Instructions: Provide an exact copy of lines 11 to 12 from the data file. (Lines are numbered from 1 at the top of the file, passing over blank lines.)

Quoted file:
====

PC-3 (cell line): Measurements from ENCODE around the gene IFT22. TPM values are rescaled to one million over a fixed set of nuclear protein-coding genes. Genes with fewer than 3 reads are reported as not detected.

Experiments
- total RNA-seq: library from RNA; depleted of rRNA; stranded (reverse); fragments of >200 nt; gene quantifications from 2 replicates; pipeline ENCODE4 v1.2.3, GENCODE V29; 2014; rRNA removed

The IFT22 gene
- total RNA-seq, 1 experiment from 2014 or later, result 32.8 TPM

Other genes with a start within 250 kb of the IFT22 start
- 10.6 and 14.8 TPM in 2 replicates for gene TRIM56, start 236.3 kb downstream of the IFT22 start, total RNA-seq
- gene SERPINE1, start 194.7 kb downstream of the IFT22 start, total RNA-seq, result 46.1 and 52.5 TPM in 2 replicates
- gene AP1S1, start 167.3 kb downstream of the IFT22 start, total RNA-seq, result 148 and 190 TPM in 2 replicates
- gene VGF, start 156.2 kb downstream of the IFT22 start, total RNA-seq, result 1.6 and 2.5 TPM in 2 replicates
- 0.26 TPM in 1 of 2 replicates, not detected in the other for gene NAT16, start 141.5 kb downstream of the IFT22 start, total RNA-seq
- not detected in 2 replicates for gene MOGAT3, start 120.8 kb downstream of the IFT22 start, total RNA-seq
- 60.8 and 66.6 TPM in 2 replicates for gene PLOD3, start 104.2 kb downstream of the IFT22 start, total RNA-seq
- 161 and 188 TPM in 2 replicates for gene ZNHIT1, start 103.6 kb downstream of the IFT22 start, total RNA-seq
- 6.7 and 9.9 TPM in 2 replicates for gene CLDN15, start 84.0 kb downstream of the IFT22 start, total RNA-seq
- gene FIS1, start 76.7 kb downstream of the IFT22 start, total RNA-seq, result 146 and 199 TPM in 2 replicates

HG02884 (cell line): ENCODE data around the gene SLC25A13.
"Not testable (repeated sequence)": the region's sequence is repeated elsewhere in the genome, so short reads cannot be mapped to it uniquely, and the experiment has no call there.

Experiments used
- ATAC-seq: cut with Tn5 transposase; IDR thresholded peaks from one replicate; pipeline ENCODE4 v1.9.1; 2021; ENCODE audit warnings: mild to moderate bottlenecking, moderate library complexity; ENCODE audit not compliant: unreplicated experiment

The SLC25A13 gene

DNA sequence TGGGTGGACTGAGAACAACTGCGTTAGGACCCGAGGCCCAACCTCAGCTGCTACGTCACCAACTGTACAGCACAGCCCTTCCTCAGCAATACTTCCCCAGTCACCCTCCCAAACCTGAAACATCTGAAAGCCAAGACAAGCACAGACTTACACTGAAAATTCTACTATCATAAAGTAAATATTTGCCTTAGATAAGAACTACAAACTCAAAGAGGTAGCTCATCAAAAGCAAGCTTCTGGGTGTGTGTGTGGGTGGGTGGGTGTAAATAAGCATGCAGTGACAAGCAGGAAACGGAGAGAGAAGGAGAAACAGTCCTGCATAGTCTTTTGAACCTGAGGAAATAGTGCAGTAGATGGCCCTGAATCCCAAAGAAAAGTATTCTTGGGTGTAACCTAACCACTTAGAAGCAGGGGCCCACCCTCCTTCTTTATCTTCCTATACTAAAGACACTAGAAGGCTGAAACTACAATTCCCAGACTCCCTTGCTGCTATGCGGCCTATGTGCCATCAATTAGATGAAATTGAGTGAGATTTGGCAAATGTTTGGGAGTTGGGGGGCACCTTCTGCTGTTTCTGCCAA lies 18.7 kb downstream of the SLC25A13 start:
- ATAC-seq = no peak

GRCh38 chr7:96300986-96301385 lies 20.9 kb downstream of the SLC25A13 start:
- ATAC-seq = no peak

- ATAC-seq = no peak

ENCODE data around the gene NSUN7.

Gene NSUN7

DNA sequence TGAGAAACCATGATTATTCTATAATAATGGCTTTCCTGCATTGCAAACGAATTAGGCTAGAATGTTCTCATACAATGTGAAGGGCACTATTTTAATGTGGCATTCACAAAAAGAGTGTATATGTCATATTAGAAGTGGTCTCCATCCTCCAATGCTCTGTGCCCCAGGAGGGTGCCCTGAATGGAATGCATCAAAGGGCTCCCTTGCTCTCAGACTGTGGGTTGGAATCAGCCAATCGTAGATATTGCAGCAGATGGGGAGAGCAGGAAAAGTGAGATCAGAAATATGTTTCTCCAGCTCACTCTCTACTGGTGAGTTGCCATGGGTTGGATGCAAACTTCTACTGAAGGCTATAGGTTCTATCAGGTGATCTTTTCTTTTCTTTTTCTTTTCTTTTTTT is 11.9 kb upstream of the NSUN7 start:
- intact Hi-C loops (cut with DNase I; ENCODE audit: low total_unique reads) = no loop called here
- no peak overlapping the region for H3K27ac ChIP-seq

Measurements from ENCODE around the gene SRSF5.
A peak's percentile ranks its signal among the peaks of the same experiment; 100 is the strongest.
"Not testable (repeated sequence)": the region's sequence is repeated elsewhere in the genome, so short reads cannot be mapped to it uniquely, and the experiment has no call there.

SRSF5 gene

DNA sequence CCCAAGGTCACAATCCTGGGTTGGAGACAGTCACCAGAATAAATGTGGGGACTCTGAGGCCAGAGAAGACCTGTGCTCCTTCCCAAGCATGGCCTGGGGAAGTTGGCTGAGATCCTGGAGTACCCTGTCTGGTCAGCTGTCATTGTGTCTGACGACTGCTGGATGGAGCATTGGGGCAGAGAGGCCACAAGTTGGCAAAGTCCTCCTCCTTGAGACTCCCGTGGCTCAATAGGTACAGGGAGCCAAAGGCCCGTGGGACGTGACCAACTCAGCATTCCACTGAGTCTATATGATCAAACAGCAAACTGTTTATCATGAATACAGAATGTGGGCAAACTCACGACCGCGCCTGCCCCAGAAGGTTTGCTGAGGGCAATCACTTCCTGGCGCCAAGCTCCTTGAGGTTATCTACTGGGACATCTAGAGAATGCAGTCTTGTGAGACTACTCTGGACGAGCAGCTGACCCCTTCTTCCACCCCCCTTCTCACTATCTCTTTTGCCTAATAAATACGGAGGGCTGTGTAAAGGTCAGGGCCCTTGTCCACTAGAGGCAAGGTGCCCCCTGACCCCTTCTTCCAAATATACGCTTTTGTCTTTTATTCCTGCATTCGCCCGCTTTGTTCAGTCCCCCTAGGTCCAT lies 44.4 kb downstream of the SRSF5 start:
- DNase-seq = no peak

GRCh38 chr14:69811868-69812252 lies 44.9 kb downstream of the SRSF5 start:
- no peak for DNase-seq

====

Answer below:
- 0.26 TPM in 1 of 2 replicates, not detected in the other for gene NAT16, start 141.5 kb downstream of the IFT22 start, total RNA-seq
- not detected in 2 replicates for gene MOGAT3, start 120.8 kb downstream of the IFT22 start, total RNA-seq